What exactly is the difference in time, effort and speed between a Trail and an e-Trail bike?
Okay okay so it’s not exactly a fair contest and perhaps it’s more a comparison ride than a shootout. Nevertheless, many riders are puzzling over just how an E-Bike ride compares to an average trail bike ride so I put together this shootout day to gather some data for you.
I headed out to Jonkershoek in Stellenbosch for back to back runs on the Red Phoenix trail. In terms of the devices for the data gathering, I used Strava (iPhone) and a Polar HRM. First off, I did a slow inspection run down the trail on the Stumpjumper, just to check out the trail. Then, I did a timed climb up and recorded the data. Then a fast timed run down the trail and recorded all that data.
Then I got the Specialized Levo out and did the same climb route and recorded the data. Lastly, I did the same descent, and, you guessed right, recorded all that data. After uploading the eBike ride to Strava as a normal bike ride, I noted the time on the ‘RED PHOENIX 1,2,3’ segment before reloading the ride as an E-Bike ride. This allowed me to use the exact same segment for both descents yielding stable data. All the rides are on Strava so you can have a look there if you are interested.
ABOUT THE TEST BIKES
Specialized S-Works Stumpjumper
This is an ideal do-it-all trail bike for South Africa and with
Take the ultra-playful Specialized Stumpjumper, give it a bigger downtube to house a battery and a motor, then bump up the travel by 10mm and hey presto – you have yourself a Specialized Levo. Well, it wasn’t nearly as easy as that – but the end result is a bike that is very close in geometry to the Stumpjumper. This particular Levo has some aftermarket items like carbon wheels from cSixx, Maxxis DH casing rubber
// Note: As good as Gary Perkin is, it’s impossible for him to be on two continents at the same time so the action images seen here are not from the RED PHOENIX trail. //
It’s quite a brutal climb from the bottom of Jonkershoek to the top of the Red Phoenix trail. The distance is 3.95km with an elevation gain of 355m on gravel roads. On each lap
|Average Heart Rate||88%||91%|
|Max Heart Rate||102%||99%|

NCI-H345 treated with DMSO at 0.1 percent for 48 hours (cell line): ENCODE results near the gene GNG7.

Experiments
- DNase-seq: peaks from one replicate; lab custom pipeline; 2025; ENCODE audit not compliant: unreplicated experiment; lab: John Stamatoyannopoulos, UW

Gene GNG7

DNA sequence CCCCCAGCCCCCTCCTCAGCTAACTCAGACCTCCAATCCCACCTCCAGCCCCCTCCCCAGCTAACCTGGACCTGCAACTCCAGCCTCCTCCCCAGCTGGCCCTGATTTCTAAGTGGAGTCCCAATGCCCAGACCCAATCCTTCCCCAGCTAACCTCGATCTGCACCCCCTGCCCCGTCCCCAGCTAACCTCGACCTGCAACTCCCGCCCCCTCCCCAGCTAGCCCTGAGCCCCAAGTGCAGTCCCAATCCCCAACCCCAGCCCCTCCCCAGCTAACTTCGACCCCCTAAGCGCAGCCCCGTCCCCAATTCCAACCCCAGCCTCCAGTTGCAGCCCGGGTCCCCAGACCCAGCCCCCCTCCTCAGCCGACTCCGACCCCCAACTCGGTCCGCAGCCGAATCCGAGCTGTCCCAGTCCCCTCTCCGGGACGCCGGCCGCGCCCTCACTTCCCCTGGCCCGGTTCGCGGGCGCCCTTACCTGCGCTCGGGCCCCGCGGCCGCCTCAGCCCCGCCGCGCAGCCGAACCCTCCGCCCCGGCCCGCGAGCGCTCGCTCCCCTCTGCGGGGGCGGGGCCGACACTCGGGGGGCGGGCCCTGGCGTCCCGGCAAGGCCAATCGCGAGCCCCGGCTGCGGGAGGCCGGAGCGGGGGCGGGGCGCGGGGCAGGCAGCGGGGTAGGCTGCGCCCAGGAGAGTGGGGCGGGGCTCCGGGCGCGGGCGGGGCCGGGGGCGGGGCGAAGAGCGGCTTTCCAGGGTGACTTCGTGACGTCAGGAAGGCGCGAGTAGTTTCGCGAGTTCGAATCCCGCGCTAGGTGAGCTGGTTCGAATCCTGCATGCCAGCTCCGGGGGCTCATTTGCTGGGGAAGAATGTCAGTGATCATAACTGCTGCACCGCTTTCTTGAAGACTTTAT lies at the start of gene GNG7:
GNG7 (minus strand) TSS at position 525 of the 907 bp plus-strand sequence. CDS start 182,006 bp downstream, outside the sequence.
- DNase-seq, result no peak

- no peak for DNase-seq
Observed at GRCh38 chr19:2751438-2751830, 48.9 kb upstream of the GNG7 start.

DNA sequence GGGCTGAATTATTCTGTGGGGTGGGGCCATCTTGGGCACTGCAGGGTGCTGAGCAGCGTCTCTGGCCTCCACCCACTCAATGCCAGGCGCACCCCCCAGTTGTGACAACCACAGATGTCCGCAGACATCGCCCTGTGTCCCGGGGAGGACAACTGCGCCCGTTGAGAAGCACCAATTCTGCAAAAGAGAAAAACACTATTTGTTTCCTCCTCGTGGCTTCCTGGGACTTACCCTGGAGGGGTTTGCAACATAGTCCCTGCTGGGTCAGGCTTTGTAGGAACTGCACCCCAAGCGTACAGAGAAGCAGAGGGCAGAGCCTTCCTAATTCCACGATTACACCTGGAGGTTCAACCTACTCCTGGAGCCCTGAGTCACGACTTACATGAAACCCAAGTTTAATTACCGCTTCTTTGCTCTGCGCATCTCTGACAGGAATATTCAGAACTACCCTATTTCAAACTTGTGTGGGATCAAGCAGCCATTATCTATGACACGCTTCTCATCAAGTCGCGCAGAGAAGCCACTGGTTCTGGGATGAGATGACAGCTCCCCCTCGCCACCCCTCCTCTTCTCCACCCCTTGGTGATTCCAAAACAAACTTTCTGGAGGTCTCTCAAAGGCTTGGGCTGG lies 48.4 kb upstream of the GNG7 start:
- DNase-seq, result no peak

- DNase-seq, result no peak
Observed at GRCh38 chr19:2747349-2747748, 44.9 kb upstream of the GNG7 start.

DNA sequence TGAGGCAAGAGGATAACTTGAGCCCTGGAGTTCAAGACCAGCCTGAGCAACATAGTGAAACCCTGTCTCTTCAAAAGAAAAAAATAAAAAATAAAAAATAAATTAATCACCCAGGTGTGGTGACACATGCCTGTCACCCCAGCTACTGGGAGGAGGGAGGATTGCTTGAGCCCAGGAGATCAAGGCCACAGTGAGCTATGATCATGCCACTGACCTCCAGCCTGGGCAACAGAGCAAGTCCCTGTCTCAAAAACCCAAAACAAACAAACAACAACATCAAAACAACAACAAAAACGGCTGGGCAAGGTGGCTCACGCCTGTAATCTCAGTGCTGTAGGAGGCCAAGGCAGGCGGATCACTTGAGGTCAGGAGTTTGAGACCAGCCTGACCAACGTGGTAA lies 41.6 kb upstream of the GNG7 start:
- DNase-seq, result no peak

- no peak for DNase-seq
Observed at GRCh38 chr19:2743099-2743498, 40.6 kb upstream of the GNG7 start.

|Time in HR Zone 5||26min14sec||19min25sec|
|Time in HR Zone 4||5min01sec||2min11sec|
|Time in HR Zone 3||3min10sec||2min14sec|
Interpretation of the data: The Levo wins the climb! No prizes for guessing that one right! And naturally, if I had used the Mission Control App to provide more support that climbing time would easily be halved on the Levo. But this is how I ride the eBike most of the time, with minimal support, so this is the setting I elected to use for the shootout data since it shows how much work can be done on an eBike. The 91% average heart rate for the climb on the eBike is the key indicator in this data, that’s working – by anyone’s standards or fitness level.
The Red Phoenix descent is a flow line with singletrack from top to bottom. It measures 2.2km, has a 287m drop and is an average gradient of -12.7%. Here is the data:
|Timed Descent (Strava)||4min10sec||4min08sec|
|Average Heart Rate||90%||98%|
|Max Heart Rate||105%||124%|
|Time in HR Zone 5||4min19sec||3min44sec|
|Time in HR Zone 4||0min44sec||1min33sec|
|Time in HR Zone 3||1min10sec||0min23sec|
The Levo wins! But only by 2 seconds. That was really interesting – even after having spent a year on the Levo, this really surprised me as I thought it would be much quicker. Now there are a
If the test
Shootout day POV, descending the Red Phoenix on the Levo:
The numbers show that E-Bikes can give you a proper workout when climbing with reduced assistance. Also, the Levo is not necessarily a whole lot faster than the Stumpjumper when descending, but it is far more taxing on the rider physically. The ride dynamic between the two bikes is very different –
IMAGES: Gary Perkin